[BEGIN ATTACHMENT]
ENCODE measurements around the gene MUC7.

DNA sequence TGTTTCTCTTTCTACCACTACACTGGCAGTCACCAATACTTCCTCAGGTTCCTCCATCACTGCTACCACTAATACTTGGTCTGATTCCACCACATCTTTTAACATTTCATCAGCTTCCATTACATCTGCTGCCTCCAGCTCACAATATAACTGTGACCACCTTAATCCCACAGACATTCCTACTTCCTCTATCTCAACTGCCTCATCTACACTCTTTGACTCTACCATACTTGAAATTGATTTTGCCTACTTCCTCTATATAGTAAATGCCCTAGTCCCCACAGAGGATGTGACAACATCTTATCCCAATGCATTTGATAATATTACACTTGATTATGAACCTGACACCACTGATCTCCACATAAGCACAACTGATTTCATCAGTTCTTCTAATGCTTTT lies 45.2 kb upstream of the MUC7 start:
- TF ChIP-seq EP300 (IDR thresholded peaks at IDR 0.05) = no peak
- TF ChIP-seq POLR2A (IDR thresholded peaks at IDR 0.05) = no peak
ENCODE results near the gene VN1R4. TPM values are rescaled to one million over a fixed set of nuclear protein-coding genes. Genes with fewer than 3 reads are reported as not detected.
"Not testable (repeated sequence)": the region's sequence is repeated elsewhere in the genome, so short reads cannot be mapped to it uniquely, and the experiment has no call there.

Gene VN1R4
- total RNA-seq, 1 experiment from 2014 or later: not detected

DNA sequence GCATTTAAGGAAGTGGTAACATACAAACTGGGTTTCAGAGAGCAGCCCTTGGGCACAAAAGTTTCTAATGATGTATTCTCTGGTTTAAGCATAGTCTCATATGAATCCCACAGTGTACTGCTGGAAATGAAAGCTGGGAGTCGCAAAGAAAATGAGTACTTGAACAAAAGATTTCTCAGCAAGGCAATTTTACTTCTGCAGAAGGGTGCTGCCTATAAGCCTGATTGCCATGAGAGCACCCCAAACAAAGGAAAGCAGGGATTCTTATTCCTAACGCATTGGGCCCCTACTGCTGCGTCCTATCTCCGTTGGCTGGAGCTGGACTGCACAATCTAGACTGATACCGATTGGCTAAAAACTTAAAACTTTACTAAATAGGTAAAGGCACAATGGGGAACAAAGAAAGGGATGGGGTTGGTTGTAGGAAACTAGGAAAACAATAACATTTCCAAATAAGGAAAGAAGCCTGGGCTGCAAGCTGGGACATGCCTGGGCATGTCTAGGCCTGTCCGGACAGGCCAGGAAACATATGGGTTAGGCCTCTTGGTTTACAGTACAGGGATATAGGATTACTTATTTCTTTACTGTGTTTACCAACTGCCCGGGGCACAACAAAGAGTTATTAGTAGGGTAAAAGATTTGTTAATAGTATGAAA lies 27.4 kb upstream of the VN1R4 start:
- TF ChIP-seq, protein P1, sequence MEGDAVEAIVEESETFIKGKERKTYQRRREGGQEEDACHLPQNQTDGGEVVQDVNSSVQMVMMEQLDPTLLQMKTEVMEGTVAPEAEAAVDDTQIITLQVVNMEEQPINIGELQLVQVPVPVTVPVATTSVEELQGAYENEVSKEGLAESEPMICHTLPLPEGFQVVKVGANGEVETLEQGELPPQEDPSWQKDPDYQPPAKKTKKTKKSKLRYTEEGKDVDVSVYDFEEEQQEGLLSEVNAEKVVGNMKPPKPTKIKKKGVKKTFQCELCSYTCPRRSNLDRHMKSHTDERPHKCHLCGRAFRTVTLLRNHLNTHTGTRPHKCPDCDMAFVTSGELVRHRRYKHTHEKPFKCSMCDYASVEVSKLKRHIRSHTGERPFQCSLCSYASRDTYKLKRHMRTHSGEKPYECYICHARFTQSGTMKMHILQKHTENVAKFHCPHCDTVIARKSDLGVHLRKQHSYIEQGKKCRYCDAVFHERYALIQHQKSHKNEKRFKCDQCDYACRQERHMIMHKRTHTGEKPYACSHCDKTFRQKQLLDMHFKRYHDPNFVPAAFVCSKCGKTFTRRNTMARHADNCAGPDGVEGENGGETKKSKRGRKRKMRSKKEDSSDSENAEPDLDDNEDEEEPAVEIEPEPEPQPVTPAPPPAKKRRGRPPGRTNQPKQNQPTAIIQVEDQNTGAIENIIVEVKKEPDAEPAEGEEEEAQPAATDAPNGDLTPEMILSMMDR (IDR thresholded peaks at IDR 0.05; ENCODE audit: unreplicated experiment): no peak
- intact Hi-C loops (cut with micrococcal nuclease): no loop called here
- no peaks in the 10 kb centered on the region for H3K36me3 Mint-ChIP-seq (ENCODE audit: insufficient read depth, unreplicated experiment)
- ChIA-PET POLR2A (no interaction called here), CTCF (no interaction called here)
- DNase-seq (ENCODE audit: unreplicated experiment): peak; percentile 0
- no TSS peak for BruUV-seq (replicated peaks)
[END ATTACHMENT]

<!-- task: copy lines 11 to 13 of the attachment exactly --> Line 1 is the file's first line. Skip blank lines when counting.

- intact Hi-C loops (cut with micrococcal nuclease): no loop called here
- no peaks in the 10 kb centered on the region for H3K36me3 Mint-ChIP-seq (ENCODE audit: insufficient read depth, unreplicated experiment)
- ChIA-PET POLR2A (no interaction called here), CTCF (no interaction called here)